It definitely sounds like the heat from the dishwasher has caused it and it
may be that there isn't enough air circulation to let the heat out so the
wood is absorbing the heat and it's drying the wood out, or that the
underside of the worktop hasn't been protected from the dishwasher. I am
not sure what you can do to make it better, but consulting the fitter and
the manufacturer to see what come back you have would be a good idea, if
that doesn't get you anywhere then find a local steel supplier and get a
piece of thin stainless sheet cut to size and fix it to the underside of the
worktop above to protect it from the heat, this would at least stop it
getting much worse. From then you could try forcing moisture back in to the
wood and then sealing it in with a few good coats of oil or wax. If you want
to fill it then steer clear of mixing wood with PVA, wood mixed with a
cellulose base or a bleached shellac, or some 2 part polyester makes a
better filler.


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Old October 8th 03, 11:15 AM
stuart noble
 
Posts: n/a
Default Splits in beach worktop


Justin wrote in message ...
My 4 month old new 40mm solid beech worktops have started to split in a
couple of locations all in the same general area.

It is close to a 90 degree joint in the woktop (they only ovelap 100mm),

and
what appears to have happened is the 90 degree section has shrunk along its
length (above dishwasher, so gets warm), and dragged the other worktop
withit, until it wouldn't move anyfurther, and then started to split.

The splits are along the joints of the staves, the worst is 5" long approx
1mm wide at worst. The other 2 are quite fine but noticeable.

I have a choice, remove the dishwasher and slacken off the worktop bolt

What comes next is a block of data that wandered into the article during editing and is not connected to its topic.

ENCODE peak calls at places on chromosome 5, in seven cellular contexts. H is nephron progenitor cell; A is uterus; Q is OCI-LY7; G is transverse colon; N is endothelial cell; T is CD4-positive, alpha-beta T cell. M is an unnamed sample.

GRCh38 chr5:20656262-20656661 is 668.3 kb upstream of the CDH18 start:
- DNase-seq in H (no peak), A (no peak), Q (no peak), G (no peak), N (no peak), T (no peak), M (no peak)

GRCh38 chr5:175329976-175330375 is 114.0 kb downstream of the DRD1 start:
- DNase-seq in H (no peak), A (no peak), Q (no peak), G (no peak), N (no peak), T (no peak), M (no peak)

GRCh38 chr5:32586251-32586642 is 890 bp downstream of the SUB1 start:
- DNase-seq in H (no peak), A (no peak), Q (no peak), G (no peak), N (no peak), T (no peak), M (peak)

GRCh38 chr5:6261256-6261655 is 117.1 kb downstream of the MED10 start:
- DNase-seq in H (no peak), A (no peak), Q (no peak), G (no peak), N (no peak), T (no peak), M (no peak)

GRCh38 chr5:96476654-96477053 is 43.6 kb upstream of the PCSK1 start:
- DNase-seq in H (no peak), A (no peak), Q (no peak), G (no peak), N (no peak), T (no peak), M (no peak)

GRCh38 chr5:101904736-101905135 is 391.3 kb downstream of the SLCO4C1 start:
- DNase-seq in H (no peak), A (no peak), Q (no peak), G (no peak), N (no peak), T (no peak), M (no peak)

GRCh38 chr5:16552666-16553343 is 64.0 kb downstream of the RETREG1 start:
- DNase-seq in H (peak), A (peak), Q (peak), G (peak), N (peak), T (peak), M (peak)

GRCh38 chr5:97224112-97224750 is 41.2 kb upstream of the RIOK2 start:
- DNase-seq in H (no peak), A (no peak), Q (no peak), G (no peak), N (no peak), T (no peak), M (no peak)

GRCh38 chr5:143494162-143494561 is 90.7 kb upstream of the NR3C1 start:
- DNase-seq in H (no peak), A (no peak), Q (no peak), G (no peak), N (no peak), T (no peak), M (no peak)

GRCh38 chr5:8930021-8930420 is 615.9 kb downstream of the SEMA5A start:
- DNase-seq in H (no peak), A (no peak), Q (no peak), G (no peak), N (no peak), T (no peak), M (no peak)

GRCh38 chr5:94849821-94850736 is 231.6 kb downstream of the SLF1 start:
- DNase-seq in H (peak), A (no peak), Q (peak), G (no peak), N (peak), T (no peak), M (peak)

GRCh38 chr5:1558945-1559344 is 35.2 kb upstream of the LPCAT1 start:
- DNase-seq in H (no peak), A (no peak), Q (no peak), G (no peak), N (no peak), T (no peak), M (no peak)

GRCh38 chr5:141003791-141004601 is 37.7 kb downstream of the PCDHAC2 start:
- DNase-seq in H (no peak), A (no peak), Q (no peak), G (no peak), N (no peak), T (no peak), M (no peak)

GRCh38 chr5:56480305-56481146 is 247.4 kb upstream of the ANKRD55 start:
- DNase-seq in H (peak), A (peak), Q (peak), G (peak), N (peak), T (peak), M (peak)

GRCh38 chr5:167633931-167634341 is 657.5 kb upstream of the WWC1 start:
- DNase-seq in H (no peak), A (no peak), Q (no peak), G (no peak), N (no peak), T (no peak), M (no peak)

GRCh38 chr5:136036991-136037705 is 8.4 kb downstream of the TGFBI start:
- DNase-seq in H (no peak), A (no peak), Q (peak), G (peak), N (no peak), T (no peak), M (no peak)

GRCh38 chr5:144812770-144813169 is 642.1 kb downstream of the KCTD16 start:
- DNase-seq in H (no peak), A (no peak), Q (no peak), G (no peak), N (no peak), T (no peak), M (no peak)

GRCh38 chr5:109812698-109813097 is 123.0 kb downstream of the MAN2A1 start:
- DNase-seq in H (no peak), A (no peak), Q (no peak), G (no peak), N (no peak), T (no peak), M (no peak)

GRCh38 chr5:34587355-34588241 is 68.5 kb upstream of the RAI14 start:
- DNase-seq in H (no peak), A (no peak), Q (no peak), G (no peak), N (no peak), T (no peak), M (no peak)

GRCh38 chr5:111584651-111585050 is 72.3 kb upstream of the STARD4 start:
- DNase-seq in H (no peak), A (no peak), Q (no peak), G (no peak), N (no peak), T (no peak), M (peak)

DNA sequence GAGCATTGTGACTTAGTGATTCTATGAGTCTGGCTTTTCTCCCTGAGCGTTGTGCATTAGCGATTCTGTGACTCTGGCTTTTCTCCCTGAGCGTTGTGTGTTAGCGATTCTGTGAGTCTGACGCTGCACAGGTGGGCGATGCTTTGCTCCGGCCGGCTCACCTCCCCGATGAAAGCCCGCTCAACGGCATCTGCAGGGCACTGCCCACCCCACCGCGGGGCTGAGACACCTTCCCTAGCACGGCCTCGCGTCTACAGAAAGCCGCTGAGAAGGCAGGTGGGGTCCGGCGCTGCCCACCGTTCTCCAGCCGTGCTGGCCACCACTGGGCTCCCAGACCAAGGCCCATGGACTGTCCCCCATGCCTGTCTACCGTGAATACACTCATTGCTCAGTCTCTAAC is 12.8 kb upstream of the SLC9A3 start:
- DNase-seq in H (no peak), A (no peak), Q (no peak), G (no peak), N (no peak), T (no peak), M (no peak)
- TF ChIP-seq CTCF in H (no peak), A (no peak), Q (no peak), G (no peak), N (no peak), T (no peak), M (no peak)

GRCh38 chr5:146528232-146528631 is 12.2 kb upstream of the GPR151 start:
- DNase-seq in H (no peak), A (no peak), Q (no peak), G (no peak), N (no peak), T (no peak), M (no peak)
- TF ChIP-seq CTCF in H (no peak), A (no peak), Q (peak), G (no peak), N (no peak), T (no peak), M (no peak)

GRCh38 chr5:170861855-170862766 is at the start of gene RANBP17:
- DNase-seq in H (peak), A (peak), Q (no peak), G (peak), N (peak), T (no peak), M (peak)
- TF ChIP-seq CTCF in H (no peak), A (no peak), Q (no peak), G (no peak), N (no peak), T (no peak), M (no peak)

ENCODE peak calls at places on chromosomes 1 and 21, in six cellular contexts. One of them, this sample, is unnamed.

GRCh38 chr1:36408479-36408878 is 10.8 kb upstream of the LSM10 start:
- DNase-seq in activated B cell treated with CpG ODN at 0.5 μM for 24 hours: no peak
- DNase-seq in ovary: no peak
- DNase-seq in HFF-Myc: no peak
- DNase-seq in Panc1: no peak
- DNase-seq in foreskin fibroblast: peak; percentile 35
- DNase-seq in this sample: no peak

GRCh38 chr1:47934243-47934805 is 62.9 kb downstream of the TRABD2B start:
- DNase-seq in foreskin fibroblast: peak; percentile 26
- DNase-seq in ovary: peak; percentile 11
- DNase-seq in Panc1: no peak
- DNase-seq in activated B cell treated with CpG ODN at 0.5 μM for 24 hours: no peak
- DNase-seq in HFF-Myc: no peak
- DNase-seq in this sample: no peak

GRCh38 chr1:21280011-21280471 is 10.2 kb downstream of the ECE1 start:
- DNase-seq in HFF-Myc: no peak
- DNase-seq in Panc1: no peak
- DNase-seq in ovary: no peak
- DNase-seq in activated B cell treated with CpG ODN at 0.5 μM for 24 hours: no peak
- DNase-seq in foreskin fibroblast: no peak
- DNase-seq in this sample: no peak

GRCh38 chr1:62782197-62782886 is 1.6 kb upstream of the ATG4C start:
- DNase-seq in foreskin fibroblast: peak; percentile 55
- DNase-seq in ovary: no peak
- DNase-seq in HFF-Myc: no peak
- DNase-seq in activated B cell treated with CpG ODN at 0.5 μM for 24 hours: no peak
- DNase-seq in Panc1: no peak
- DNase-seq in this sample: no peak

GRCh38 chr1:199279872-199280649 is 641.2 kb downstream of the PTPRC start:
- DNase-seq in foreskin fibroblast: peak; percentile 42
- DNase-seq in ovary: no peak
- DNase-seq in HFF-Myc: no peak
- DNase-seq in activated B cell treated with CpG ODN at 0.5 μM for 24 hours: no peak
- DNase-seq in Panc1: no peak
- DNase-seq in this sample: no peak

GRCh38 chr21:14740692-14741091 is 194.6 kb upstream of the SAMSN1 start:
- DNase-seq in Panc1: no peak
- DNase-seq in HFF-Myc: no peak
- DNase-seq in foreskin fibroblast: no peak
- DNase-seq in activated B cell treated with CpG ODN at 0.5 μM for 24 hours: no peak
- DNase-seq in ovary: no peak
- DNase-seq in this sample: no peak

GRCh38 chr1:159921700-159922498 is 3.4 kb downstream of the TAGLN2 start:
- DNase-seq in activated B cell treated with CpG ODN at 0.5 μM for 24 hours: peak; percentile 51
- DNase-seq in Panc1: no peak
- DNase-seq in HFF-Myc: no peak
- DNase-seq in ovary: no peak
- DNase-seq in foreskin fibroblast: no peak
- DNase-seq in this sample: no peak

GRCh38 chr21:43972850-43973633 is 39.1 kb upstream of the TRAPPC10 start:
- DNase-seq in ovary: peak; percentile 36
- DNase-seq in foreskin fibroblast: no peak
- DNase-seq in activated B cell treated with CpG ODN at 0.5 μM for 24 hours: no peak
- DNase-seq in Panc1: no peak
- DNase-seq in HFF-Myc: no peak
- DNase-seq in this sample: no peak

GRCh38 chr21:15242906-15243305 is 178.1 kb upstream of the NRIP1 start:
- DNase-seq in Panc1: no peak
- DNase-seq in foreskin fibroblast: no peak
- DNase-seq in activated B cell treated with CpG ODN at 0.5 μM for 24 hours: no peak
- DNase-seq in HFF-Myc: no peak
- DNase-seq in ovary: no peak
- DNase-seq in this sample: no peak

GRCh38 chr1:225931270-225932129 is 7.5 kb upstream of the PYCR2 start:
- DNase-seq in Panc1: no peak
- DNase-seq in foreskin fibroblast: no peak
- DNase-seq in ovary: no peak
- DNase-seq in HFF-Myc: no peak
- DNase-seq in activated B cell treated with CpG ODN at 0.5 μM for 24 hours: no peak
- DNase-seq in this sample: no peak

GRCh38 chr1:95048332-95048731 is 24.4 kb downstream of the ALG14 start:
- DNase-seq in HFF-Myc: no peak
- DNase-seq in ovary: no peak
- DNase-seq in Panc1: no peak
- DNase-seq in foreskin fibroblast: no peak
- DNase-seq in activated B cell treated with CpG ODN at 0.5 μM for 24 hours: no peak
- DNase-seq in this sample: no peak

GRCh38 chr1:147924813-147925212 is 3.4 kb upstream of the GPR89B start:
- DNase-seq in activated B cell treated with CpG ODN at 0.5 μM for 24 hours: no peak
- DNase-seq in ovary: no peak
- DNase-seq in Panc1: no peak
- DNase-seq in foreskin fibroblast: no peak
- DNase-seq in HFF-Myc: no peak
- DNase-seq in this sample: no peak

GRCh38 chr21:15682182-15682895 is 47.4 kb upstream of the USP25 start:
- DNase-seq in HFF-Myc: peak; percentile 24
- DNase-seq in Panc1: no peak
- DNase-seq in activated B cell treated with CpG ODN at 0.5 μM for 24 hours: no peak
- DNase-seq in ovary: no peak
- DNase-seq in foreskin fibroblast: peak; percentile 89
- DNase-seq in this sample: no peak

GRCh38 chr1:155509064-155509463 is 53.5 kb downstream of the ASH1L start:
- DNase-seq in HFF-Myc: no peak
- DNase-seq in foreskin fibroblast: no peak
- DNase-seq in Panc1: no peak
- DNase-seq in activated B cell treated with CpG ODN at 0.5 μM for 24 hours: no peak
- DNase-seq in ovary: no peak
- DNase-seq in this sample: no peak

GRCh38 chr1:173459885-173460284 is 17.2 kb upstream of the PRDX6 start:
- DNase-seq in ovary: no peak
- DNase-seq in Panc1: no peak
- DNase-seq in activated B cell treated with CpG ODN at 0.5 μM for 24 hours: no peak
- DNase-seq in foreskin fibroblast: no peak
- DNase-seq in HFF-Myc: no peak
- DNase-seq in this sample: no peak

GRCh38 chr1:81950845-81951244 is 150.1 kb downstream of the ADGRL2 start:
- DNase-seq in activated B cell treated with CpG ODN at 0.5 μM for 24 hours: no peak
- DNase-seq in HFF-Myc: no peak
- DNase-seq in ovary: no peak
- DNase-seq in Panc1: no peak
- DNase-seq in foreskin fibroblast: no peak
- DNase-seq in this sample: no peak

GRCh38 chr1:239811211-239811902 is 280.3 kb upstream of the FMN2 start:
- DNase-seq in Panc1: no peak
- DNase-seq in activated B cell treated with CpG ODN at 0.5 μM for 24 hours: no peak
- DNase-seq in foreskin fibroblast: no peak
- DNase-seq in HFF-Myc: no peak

which joints the 2 worktops at 90 degrees, and see if they go back
naturally. The problem here is the joint is also glued so releasing the

bolt
may have no affect.

The other choice is to monitor the splits to make sure they dont get any
worse (I am assuming most of the shrinkage has now been taken up) and then
fill them, resand and then oil.

I was thinking about mixing pva with sanding dust from an off cut, filling
the splits, sanding then re oiling, or mixing the dust with the worktop oil
(good cour match?) allowing to set slightly then filling etc. Last choice
would be propiertary filling kit but I'm dubious about getting a good

colour
match.

Any ideas/experiences?

thanks

Justin

Wood generally shrinks across the width, with the length staying the same.
Also, it's unlikely to have been affected by a local hot spot. It tends to
acclimatise to the average conditions in the room assuming a normal
circulation of air.
Sounds like the wood wasn't sufficiently dry, which is always a risk. Large
batches are dried to an average moisture content, and nobody can predict
which bits will play up.
All you can say is that it has probably settled down now and if you fill the
cracks it won't move any further. That said, winter is coming and those
cold, crisp days create the driest indoor conditions of the year.
I find plastic wood the easiest to colour match.